Posts Tagged ‘gardening’

Blooming Secrets!

Tuesday, April 15th, 2014

'Blooming Secrets' blog post banner

red flowers being sprayed with a yellow water bottle

It’s been a beautiful, sunny day and we’ve just spent the afternoon on our new allotment – digging, weeding, planting & pruning. It’s tough work as the site has been neglected for many months, but it’s great fun.

view of our garden

Having had a hot bath to ease those aching muscles we’re now relaxing at home – and are actually browsing the web doing some virtual gardening!

garden peas

We consider ourselves garden novices really. We have a small courtyard style garden at home & our newly acquired allotment. They’re quite different spaces. One is shady & damp – the other more open & sunny. Each has it’s own distinct challenges and indeed opportunities – and we’re always happy to get personal tips or improve our knowledge through books & websites.

'Caribbean Cocktail' flowers

The Blooming Secrets website is an ideal port of call.

tomatoes, beetroot and carrots growing in the ground

It’s best described as a personalised gardening service founded by John Toepfer and Susan Brandt – a brother & sister team who launched their site after John shared stories with his sister about the numerous questions he’d received from his neighbours asking for advice and help with their own gardens.

selection of herbs growing in zinc containers

You create a personal profile which is free of charge. It then recommends products based on interests, suitability, skill levels & growing conditions.

seeds in brown envelopes and seedlings and bulbs in plant pots

The website is easy to navigate, combining shop & blog which can offer information, advice and answer questions. The shop sells a large range of plants, seeds, tools and other accessories. Every month, there are be exclusive gardening offers to purchase.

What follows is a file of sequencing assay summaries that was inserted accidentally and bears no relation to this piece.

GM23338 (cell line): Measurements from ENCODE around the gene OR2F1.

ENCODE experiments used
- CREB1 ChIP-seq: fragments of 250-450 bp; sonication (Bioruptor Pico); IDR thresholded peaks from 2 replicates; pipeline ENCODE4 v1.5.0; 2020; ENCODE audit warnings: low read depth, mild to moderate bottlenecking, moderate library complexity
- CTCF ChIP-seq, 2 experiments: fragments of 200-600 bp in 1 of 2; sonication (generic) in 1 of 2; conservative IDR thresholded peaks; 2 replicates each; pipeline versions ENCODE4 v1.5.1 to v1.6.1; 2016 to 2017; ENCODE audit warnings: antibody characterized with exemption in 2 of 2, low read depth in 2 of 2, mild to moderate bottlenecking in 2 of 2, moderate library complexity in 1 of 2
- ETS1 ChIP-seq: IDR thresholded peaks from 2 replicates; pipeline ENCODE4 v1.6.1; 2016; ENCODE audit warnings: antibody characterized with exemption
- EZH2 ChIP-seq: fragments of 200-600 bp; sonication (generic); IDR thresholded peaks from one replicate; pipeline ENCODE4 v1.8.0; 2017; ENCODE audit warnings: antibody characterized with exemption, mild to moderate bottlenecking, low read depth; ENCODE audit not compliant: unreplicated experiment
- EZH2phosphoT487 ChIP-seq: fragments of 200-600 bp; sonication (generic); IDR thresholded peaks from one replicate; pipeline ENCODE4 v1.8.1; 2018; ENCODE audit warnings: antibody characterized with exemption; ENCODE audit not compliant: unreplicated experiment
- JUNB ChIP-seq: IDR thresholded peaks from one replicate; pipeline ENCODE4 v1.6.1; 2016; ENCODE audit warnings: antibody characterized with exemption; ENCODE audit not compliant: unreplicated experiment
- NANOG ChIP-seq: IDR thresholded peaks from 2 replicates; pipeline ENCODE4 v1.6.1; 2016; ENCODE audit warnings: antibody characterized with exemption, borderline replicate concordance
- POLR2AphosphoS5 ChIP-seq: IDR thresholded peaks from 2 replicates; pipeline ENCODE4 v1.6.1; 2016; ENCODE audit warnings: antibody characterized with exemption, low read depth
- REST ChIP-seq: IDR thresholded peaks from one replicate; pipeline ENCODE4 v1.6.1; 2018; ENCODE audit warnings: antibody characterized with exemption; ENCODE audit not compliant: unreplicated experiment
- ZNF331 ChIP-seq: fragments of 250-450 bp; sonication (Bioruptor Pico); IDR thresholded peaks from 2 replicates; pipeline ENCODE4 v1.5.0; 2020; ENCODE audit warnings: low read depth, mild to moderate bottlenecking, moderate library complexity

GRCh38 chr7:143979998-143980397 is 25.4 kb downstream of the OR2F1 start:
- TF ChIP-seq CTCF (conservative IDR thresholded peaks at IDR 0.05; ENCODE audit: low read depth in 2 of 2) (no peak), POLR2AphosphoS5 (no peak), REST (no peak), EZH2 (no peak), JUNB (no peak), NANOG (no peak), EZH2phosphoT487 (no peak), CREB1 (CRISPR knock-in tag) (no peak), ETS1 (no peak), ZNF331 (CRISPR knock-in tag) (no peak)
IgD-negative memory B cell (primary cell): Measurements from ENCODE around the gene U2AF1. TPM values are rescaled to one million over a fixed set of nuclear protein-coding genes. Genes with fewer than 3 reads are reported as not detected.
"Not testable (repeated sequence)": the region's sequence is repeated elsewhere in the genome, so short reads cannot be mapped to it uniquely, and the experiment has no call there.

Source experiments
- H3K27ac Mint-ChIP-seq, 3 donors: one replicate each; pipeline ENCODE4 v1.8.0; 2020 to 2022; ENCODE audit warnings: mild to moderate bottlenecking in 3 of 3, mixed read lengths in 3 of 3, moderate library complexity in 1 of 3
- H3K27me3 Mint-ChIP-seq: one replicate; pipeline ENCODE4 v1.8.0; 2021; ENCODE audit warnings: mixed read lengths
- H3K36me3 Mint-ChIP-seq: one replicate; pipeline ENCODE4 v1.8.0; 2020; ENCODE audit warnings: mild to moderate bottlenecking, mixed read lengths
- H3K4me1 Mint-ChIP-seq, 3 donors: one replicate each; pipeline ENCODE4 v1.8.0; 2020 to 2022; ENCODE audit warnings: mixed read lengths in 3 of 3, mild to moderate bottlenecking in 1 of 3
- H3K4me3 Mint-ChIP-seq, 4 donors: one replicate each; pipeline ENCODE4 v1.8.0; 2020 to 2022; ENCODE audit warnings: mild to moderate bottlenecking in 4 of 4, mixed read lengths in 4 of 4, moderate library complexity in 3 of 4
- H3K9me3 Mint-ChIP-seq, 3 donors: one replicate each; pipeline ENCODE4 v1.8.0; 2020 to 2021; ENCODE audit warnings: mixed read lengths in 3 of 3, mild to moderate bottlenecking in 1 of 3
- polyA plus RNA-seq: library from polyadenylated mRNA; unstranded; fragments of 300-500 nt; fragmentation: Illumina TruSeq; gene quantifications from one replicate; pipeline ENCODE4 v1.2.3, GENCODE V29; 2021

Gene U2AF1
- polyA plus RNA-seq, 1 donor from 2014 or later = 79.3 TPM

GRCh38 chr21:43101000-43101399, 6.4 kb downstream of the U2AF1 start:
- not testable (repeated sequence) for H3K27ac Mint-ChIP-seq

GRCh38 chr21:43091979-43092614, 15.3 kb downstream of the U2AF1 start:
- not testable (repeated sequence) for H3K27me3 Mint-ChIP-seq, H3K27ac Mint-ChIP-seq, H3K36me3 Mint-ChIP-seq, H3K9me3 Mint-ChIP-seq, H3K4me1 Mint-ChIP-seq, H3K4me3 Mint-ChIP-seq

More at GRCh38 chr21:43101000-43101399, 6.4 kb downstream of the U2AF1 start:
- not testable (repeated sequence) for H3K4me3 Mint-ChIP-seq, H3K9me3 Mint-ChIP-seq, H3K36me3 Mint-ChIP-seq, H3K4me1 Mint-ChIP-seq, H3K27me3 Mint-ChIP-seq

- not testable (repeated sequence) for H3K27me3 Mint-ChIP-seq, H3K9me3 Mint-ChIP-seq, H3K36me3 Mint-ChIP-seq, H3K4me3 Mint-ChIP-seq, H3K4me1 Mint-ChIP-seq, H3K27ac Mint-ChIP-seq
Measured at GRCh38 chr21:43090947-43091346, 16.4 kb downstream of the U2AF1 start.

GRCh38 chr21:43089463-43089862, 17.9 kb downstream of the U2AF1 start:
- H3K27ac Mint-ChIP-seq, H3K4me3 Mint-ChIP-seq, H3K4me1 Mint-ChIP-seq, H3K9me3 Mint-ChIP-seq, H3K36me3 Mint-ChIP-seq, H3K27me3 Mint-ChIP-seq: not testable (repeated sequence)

watering can and other garden tools with a straw hat

The founders stated goal is to inspire people to garden and make a positive impact on our environment. This isn’t just lip service – the icing on the cake with this website is that a percentage of each purchase goes to a gardening or conservation organisation of your choice. You simply click your preferred option at checkout – blooming marvellous!


Allotment Diary: Going to seed

Tuesday, April 15th, 2014

'Allotment Diary' blog post banner

Two seed catalogues

Two seed catalogues that we’d ordered online arrived this week. A mind-boggling array of fruit, vegetable and flower seeds lay within their pages.

Two seed catalogues open on the sweet pea pages

But we remained single-minded and didn’t allow ourselves to go wild with the ordering. We were only after some scented sweet pea seeds for now.

Justin digging and weeding a bed on the allotment

Our idea was to break the allotment up into small areas and concentrate on them one at a time. Rather than to try and tackle the whole plot in one go. We chose a spot that we wanted to make into a bed to grow, you guessed it, sweet peas. We dug it over…

Justin laying a path with salvaged bricks on the allotment

…and Justin laid a path using some of the salvaged bricks we found strewn all over the allotment last week. I know, it looks like Justin did all the work… someone had to take the photos!

A robin visits us on the allotment

With all the digging going on, it wasn’t long before this cute, little robin stopped by to feast on the worms that we’d uncovered. Smart little birds, robins – get the humans to do all the hard work!

unfinished sweet pea wig wams on the allotment

By the end of the afternoon, the bed was dug, the border and path were laid and the first few canes of the sweet pea wig-wams had been erected. Not a bad day’s work.

Allotment Diary: Our first day

Tuesday, April 8th, 2014

'Allotment Diary' blog post banner

Daffodils in flower with Fudge on his bed in the background on our allotment

This is the first, proper entry into our new, virtual Allotment Diary.

Celandine in flower on our allotment